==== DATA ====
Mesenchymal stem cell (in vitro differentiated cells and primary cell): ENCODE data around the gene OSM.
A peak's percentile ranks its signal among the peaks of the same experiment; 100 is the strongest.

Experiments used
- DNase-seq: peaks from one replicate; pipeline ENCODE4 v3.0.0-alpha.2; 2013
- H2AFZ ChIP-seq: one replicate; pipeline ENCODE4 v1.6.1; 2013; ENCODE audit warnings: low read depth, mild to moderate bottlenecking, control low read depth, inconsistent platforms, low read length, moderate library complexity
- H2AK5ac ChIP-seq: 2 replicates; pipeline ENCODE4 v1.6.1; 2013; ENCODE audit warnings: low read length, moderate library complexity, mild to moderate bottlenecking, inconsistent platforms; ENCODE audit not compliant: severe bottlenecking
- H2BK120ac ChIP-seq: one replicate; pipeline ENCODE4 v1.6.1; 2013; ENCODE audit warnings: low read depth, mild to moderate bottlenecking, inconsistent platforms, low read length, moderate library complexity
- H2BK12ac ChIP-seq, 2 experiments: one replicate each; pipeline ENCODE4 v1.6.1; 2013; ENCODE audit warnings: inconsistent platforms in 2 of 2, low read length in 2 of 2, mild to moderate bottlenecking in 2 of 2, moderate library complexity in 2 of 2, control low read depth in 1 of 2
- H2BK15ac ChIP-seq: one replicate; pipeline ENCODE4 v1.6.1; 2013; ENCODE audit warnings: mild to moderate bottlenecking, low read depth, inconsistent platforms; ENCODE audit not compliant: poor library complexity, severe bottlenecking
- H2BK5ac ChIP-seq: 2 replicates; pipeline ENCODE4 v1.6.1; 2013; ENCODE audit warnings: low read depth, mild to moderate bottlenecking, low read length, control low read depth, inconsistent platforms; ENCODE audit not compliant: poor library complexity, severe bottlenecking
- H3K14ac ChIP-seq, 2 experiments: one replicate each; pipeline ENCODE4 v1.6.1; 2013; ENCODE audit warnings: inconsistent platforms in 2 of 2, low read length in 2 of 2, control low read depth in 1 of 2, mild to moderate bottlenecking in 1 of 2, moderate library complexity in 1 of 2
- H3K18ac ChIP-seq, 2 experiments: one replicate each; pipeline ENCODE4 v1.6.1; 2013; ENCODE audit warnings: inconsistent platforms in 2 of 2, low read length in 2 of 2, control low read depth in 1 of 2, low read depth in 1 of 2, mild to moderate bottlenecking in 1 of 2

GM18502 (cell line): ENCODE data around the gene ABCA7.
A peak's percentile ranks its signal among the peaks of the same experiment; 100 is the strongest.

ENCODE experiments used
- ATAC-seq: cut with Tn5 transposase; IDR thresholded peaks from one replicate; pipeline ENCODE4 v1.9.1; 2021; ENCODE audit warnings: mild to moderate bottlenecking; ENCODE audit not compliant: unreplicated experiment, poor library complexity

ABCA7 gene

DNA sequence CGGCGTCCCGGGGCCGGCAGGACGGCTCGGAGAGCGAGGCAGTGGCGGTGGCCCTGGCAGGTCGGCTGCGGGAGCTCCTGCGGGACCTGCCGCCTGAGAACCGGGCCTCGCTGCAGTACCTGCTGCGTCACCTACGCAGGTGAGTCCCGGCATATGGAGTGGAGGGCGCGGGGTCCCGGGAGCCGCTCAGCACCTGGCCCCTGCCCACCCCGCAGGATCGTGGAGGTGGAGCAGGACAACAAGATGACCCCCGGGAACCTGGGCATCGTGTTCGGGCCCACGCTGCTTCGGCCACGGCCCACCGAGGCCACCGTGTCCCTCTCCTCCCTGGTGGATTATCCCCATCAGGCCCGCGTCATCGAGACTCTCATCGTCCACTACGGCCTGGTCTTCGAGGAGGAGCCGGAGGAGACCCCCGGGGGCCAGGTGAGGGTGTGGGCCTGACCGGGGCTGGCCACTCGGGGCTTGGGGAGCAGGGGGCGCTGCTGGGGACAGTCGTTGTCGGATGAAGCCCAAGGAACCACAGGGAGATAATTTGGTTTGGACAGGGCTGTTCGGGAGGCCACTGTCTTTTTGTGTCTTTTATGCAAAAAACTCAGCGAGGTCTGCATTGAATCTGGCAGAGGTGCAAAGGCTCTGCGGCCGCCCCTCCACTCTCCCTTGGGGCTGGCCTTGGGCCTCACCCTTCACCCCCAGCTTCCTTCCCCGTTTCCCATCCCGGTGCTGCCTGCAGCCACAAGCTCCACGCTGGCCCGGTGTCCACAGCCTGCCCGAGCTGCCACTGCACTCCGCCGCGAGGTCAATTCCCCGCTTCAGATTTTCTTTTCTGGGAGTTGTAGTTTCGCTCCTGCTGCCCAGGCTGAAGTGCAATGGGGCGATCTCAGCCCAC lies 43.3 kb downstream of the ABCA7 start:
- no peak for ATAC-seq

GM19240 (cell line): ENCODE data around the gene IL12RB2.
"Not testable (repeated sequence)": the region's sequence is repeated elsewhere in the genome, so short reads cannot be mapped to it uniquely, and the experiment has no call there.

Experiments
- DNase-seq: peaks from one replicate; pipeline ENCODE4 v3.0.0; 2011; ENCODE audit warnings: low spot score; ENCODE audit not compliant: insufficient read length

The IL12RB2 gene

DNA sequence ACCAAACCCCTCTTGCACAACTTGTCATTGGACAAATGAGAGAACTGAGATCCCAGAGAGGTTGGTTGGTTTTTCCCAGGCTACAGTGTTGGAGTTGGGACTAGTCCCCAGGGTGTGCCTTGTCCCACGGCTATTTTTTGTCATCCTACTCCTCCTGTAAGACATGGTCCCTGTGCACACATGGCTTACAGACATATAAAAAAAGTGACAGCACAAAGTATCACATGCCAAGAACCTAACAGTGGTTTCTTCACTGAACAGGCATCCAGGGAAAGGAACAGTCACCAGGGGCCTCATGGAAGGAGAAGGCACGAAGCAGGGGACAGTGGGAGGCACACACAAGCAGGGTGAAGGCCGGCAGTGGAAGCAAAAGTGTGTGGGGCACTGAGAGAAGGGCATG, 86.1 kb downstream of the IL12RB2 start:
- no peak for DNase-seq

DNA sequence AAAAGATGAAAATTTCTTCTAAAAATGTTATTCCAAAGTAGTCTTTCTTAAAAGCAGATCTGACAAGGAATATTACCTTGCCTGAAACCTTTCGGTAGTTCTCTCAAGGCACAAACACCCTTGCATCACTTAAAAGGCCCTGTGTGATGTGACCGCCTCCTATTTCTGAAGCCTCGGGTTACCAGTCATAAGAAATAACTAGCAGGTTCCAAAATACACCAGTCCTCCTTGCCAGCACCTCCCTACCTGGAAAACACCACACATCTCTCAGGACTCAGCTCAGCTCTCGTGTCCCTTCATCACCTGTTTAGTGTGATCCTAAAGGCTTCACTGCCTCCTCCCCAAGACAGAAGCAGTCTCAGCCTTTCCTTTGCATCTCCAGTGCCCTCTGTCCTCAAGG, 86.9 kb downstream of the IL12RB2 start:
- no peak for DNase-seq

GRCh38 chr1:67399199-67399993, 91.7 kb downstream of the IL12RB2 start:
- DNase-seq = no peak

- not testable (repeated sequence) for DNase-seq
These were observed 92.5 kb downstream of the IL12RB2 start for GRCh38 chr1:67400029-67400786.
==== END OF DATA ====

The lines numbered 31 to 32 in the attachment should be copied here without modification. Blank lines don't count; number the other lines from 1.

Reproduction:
- not testable (repeated sequence) for DNase-seq
These were observed 92.5 kb downstream of the IL12RB2 start for GRCh38 chr1:67400029-67400786.